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Tuesday, September 06, 2005

Resources schmee-sources

So Katrina has just passed. There's devastation all along much of the Gulf Coast. New Orleans has been flooded. So many buildings in that city are burning that the fire department can't fight all of them and has to assess each new one with triage protocols. Many people still have not been found. Many of them need emergency medical attention. FEMA has sent the call out to fire departments all around the country asking for volunteers and large numbers of these brave professionals respond. So what does FEMA have them do?

It has them sit in a day long training session to prepare them to hand out flyers.

"They've got people here who are search-and-rescue certified, paramedics, haz-mat certified," said a Texas firefighter. "We're sitting in here having a sexual-harassment class while there are still [victims] in Louisiana who haven't been contacted yet."

Yes, getting information to the victims of Katrina is important. But couldn't this be done by people who's skills are not so urgently needed elsewhere.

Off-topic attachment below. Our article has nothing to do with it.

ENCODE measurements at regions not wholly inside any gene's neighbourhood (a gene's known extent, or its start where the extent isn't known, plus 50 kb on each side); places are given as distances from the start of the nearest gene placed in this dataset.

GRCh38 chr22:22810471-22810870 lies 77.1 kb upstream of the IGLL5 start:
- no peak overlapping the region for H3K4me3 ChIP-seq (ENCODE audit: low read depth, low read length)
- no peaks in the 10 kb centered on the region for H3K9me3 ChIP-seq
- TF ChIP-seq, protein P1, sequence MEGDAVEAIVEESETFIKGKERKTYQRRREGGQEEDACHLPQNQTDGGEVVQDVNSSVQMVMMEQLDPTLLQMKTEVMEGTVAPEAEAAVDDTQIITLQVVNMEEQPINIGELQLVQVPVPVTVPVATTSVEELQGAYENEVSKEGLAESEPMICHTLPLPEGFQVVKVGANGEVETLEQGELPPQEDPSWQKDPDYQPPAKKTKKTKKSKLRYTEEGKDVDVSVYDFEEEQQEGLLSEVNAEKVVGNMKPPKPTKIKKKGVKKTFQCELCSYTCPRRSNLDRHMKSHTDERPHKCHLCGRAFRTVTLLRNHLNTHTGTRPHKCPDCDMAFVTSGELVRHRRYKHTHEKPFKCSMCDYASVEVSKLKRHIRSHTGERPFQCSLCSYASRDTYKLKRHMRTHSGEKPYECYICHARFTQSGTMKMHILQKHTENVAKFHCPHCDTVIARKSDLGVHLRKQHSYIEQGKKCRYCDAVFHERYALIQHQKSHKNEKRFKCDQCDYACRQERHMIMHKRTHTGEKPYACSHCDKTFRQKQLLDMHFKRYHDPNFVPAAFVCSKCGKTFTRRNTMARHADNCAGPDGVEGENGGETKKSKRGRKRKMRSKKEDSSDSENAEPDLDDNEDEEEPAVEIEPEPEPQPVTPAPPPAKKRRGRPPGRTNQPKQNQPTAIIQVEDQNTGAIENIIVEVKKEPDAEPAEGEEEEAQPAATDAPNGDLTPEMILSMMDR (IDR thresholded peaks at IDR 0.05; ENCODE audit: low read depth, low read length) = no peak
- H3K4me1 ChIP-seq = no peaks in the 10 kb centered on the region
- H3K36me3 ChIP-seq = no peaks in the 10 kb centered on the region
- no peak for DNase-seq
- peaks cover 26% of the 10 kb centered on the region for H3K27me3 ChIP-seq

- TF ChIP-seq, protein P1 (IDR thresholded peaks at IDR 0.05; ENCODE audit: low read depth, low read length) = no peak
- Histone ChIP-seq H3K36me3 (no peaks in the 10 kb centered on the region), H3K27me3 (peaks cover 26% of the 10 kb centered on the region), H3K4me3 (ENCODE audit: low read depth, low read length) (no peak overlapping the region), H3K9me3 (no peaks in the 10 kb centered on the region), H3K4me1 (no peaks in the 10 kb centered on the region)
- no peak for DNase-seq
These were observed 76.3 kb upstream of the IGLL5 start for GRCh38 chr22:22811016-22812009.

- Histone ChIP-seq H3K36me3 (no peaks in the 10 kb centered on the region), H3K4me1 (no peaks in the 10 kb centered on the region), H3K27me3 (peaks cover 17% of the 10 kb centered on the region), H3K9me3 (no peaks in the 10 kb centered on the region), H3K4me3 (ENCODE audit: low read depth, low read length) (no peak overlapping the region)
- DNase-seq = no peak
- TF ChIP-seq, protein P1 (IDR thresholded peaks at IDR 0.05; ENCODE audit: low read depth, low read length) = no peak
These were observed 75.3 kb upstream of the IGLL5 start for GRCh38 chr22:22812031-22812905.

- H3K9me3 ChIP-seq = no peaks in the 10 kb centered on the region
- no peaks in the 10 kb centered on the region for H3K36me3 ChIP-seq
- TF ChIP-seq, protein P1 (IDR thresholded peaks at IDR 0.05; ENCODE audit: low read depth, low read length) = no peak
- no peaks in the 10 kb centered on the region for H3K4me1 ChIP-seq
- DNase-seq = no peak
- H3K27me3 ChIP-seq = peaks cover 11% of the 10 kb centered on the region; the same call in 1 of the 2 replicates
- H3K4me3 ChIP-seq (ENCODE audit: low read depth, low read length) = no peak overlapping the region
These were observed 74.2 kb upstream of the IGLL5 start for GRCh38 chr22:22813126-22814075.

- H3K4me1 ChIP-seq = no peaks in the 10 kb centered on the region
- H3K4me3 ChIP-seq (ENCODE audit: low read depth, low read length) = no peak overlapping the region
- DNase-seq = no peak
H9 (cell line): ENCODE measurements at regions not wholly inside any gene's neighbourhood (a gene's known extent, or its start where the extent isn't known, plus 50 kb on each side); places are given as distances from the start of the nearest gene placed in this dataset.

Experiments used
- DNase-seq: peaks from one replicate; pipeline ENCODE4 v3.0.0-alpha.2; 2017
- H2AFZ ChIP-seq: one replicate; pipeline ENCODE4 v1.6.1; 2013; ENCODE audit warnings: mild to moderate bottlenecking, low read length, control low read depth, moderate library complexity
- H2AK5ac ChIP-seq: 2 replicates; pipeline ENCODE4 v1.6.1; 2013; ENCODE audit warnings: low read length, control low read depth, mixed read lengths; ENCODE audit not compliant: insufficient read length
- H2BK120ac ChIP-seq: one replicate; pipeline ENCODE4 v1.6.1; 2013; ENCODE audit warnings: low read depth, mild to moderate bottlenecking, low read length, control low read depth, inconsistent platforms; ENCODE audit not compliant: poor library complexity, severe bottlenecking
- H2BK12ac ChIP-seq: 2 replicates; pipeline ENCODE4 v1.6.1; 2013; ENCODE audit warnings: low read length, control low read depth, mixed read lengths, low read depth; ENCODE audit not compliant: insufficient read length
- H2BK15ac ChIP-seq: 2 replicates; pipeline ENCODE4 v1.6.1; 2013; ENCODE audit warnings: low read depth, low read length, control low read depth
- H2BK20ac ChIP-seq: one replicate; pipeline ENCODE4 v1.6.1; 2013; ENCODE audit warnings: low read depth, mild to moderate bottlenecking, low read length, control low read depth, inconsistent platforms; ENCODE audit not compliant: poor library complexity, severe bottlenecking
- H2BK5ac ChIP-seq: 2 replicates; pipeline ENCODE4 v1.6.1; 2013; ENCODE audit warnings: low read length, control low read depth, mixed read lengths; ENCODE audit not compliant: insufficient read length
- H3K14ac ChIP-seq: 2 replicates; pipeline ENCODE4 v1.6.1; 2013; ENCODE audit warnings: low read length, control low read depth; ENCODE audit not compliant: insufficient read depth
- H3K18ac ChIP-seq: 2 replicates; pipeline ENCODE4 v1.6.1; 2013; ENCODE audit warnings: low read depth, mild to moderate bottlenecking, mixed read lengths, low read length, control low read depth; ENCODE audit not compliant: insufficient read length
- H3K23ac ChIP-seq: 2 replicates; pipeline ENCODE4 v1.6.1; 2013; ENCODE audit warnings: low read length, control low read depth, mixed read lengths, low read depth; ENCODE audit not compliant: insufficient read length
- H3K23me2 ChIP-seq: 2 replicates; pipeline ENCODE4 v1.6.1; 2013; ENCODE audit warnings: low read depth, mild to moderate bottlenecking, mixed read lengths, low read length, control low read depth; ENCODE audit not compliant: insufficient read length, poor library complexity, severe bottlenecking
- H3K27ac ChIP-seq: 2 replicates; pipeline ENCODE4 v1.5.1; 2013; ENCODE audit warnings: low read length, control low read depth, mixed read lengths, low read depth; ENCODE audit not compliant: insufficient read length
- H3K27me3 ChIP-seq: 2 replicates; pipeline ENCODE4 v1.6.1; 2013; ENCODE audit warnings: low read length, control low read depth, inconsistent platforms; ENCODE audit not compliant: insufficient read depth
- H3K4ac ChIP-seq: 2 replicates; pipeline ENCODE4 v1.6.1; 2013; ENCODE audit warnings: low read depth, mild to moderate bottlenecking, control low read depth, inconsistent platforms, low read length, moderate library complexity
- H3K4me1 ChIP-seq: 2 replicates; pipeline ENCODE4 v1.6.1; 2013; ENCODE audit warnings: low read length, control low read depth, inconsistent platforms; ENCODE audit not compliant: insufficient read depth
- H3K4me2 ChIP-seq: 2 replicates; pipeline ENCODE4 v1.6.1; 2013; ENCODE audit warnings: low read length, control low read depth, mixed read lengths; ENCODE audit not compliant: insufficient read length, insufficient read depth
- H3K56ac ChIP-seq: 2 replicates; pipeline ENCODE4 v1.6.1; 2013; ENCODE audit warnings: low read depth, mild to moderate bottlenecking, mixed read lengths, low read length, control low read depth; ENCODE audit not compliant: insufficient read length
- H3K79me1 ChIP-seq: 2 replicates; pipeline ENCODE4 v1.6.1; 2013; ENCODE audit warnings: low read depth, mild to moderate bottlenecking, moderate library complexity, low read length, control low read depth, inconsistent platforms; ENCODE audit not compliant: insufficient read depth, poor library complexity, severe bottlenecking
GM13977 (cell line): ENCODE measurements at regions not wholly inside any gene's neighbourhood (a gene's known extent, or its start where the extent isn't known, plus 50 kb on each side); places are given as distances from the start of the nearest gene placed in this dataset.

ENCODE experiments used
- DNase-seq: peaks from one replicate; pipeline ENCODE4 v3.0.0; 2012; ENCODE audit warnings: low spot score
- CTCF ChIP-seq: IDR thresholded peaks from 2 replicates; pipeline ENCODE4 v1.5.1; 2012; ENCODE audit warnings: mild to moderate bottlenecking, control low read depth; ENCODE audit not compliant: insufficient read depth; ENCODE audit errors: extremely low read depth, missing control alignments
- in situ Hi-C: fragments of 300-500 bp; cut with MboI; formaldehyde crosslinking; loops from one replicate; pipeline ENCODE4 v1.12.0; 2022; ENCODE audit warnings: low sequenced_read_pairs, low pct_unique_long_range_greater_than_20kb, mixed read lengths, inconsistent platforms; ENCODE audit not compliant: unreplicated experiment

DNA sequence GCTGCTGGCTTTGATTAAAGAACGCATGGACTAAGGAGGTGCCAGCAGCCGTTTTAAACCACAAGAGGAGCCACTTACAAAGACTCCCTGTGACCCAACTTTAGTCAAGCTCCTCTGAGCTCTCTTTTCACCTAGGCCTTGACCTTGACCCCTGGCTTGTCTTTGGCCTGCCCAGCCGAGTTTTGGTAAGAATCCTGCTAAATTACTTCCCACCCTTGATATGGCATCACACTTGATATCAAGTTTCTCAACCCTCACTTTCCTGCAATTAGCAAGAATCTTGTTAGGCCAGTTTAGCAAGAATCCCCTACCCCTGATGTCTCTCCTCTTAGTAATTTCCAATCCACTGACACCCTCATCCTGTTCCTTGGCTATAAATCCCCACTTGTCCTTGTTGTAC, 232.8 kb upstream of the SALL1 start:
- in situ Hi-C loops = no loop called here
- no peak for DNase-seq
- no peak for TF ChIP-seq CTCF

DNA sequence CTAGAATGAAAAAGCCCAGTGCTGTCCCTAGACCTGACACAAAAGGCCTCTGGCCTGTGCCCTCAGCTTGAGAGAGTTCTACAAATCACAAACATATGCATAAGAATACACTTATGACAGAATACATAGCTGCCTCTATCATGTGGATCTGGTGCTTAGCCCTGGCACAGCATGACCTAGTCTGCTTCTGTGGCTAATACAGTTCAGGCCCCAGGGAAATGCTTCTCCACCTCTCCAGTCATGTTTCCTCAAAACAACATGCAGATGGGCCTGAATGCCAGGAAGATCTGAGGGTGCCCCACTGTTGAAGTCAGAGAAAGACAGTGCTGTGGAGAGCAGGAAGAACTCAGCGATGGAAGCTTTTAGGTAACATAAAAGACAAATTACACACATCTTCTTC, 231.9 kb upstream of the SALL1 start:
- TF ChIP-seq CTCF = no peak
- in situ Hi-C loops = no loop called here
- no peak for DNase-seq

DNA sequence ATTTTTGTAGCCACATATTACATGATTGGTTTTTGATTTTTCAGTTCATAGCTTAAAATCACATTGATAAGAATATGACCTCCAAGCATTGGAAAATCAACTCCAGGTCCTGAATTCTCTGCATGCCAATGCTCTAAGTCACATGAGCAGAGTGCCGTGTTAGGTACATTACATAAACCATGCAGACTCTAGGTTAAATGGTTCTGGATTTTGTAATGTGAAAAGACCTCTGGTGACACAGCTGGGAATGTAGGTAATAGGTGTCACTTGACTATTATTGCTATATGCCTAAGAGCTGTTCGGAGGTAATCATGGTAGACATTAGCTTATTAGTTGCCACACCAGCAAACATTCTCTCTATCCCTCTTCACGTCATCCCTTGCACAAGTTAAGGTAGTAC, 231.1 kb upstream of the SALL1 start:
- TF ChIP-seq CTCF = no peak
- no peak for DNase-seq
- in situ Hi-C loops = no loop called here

A firefighter from California said he feels ill prepared to even carry out the job FEMA has assigned him. In the field, Hurricane Katrina victims will approach him with questions about everything from insurance claims to financial assistance.

"My only answer to them is, '1-800-621-FEMA,' " he said. "I'm not used to not being in the know."

Many, if not most, of these people don't even have phone service.

The official reason for using the firefighters in this capacity is, "[t]hey already have had background checks and meet the qualifications to be sworn as a federal employee. They have medical training that will prove invaluable as they come across hurricane victims in the field."

The area has been declared a National Disaster. Doesn't that allow the government to cut the red tape and waive the background check? If not, why not? The designation allows other types of red tape to be cut. And what kind of qualifications are necessary to hand out flyers? As for the second reason, they are more likely to utilize their medical training if they were actively participating in search-and-rescue or aiding the New Orleans Fire Department.

And to end with the worst of it all:

Firefighters say they want to brave the heat, the debris-littered roads, the poisonous cottonmouth snakes and fire ants and travel into pockets of Louisiana where many people have yet to receive emergency aid.

But as specific orders began arriving to the firefighters in Atlanta, a team of 50 Monday morning quickly was ushered onto a flight headed for Louisiana. The crew's first assignment: to stand beside President Bush as he tours devastated areas.

Update (20050908.1302): More on the story here.

Via Joshua Marshall

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